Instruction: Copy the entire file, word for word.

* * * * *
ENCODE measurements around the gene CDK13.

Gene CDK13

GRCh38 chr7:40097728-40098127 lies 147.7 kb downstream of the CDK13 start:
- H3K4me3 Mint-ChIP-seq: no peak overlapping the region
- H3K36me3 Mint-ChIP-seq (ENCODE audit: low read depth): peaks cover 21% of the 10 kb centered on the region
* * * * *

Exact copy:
ENCODE measurements around the gene CDK13.

Gene CDK13

GRCh38 chr7:40097728-40098127 lies 147.7 kb downstream of the CDK13 start:
- H3K4me3 Mint-ChIP-seq: no peak overlapping the region
- H3K36me3 Mint-ChIP-seq (ENCODE audit: low read depth): peaks cover 21% of the 10 kb centered on the region